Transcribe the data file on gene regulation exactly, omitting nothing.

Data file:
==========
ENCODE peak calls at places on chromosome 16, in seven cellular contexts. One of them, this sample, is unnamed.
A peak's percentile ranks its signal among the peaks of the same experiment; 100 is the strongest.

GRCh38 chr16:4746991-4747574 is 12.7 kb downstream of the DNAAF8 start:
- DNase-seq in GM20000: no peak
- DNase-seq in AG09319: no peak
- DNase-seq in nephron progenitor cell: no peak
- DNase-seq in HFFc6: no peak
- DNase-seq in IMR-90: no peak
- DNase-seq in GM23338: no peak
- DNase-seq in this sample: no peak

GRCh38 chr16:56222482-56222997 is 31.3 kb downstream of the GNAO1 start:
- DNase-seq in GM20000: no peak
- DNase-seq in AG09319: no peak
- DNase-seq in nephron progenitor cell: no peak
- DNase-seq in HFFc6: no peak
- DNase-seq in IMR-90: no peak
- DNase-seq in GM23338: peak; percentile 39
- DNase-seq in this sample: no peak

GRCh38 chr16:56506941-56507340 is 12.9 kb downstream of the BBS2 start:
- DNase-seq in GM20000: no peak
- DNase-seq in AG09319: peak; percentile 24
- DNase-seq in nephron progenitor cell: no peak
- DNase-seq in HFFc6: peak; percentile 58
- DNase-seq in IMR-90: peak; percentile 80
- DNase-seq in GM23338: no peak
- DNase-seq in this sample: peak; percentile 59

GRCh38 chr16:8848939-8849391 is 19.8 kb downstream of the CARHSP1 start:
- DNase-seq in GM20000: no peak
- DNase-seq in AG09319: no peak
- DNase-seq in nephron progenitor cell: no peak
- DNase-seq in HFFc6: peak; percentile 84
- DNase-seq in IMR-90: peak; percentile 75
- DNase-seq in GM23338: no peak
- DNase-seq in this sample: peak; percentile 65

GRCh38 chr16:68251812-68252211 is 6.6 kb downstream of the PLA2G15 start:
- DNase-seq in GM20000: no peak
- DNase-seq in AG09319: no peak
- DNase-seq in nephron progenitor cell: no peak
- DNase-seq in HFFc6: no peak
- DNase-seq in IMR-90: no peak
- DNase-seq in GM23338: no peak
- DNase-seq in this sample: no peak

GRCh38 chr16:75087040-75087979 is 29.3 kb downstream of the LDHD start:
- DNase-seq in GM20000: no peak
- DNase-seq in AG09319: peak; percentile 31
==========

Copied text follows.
ENCODE peak calls at places on chromosome 16, in seven cellular contexts. One of them, this sample, is unnamed.
A peak's percentile ranks its signal among the peaks of the same experiment; 100 is the strongest.

GRCh38 chr16:4746991-4747574 is 12.7 kb downstream of the DNAAF8 start:
- DNase-seq in GM20000: no peak
- DNase-seq in AG09319: no peak
- DNase-seq in nephron progenitor cell: no peak
- DNase-seq in HFFc6: no peak
- DNase-seq in IMR-90: no peak
- DNase-seq in GM23338: no peak
- DNase-seq in this sample: no peak

GRCh38 chr16:56222482-56222997 is 31.3 kb downstream of the GNAO1 start:
- DNase-seq in GM20000: no peak
- DNase-seq in AG09319: no peak
- DNase-seq in nephron progenitor cell: no peak
- DNase-seq in HFFc6: no peak
- DNase-seq in IMR-90: no peak
- DNase-seq in GM23338: peak; percentile 39
- DNase-seq in this sample: no peak

GRCh38 chr16:56506941-56507340 is 12.9 kb downstream of the BBS2 start:
- DNase-seq in GM20000: no peak
- DNase-seq in AG09319: peak; percentile 24
- DNase-seq in nephron progenitor cell: no peak
- DNase-seq in HFFc6: peak; percentile 58
- DNase-seq in IMR-90: peak; percentile 80
- DNase-seq in GM23338: no peak
- DNase-seq in this sample: peak; percentile 59

GRCh38 chr16:8848939-8849391 is 19.8 kb downstream of the CARHSP1 start:
- DNase-seq in GM20000: no peak
- DNase-seq in AG09319: no peak
- DNase-seq in nephron progenitor cell: no peak
- DNase-seq in HFFc6: peak; percentile 84
- DNase-seq in IMR-90: peak; percentile 75
- DNase-seq in GM23338: no peak
- DNase-seq in this sample: peak; percentile 65

GRCh38 chr16:68251812-68252211 is 6.6 kb downstream of the PLA2G15 start:
- DNase-seq in GM20000: no peak
- DNase-seq in AG09319: no peak
- DNase-seq in nephron progenitor cell: no peak
- DNase-seq in HFFc6: no peak
- DNase-seq in IMR-90: no peak
- DNase-seq in GM23338: no peak
- DNase-seq in this sample: no peak

GRCh38 chr16:75087040-75087979 is 29.3 kb downstream of the LDHD start:
- DNase-seq in GM20000: no peak
- DNase-seq in AG09319: peak; percentile 31